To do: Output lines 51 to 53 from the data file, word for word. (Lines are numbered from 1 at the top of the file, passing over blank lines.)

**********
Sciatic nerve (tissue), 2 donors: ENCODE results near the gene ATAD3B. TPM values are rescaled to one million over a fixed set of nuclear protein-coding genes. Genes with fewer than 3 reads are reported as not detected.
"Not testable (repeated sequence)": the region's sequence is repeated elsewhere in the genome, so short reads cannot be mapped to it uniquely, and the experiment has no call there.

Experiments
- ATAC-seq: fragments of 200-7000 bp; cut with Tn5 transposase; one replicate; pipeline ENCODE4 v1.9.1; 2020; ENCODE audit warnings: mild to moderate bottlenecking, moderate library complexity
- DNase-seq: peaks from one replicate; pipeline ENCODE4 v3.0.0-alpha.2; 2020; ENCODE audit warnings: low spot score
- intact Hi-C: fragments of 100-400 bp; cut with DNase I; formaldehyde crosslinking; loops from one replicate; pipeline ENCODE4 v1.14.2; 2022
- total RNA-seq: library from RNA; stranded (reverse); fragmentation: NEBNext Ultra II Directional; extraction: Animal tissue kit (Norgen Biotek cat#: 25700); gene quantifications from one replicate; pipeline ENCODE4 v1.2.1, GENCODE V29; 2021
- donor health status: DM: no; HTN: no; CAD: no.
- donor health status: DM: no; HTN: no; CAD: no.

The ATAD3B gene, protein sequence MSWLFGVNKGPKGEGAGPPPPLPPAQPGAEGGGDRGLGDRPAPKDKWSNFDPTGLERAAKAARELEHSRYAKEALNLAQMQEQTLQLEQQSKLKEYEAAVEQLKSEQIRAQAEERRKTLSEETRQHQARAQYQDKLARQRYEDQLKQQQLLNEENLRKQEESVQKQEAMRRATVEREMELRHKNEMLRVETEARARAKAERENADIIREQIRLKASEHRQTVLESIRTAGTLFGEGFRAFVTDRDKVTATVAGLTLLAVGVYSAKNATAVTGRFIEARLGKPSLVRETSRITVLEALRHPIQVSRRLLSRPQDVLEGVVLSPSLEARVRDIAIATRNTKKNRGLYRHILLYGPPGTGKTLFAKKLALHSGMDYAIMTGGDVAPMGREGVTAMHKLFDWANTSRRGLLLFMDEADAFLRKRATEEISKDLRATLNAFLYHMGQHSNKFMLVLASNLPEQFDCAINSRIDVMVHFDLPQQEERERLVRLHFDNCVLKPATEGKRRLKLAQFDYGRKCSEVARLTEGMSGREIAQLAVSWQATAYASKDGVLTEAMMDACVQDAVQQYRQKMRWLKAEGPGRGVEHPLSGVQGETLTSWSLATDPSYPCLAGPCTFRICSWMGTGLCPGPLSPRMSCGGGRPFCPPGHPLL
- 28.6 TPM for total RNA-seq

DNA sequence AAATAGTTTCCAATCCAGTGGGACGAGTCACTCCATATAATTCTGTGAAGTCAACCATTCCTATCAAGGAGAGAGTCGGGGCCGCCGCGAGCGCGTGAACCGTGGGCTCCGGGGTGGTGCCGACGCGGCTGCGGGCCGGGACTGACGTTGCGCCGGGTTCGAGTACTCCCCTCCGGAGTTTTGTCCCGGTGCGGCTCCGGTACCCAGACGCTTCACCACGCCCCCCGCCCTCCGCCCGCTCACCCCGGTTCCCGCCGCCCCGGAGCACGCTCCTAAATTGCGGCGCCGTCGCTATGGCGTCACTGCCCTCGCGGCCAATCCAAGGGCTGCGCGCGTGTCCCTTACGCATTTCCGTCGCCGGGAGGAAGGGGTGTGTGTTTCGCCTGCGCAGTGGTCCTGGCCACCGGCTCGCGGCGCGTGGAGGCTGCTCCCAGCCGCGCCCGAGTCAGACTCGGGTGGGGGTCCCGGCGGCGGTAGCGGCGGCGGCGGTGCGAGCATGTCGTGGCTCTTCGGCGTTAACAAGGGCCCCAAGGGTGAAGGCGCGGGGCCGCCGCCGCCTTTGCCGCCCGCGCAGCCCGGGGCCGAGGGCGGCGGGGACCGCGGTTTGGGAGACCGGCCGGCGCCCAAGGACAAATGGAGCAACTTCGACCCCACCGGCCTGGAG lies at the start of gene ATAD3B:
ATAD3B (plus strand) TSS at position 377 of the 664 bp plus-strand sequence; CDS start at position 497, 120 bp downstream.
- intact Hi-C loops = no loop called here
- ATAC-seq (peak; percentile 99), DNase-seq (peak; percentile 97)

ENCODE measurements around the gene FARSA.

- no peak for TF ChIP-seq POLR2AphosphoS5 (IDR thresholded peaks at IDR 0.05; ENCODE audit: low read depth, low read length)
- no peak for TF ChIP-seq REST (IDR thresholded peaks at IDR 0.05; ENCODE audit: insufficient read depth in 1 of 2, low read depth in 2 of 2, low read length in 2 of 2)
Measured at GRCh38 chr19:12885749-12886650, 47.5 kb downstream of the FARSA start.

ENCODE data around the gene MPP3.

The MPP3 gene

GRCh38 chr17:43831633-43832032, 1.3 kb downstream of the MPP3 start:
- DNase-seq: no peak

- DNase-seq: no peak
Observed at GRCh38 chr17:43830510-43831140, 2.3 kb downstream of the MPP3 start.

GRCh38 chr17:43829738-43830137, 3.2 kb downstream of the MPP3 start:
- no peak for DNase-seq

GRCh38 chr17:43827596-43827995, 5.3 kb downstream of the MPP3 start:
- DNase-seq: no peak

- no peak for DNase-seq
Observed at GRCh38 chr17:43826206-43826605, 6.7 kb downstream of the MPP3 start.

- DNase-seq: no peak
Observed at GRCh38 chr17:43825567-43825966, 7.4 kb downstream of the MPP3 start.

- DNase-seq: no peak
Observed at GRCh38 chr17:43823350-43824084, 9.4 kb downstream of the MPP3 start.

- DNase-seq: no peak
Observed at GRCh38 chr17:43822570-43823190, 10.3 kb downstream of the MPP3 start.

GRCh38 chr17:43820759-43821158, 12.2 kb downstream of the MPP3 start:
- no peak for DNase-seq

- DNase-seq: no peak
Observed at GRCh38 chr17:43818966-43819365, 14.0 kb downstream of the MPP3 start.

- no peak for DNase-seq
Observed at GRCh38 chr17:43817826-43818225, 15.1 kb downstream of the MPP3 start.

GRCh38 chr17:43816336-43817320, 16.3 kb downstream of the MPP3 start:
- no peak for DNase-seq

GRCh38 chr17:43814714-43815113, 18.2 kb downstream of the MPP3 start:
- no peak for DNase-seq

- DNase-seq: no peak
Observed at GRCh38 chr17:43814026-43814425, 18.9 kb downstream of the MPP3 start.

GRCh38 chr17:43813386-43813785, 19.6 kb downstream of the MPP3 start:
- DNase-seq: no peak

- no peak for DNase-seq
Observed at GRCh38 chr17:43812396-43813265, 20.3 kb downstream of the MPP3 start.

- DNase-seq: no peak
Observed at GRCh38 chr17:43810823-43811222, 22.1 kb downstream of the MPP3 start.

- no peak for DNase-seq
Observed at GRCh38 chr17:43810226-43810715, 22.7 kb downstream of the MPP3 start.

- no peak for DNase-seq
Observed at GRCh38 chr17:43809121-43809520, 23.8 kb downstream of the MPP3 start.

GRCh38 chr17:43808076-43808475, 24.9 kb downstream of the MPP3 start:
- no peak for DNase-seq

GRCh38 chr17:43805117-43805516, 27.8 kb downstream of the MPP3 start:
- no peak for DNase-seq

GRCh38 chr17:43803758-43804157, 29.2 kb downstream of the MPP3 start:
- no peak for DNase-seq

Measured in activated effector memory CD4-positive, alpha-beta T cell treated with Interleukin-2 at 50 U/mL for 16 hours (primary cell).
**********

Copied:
- DNase-seq: no peak

- no peak for DNase-seq
Observed at GRCh38 chr17:43812396-43813265, 20.3 kb downstream of the MPP3 start.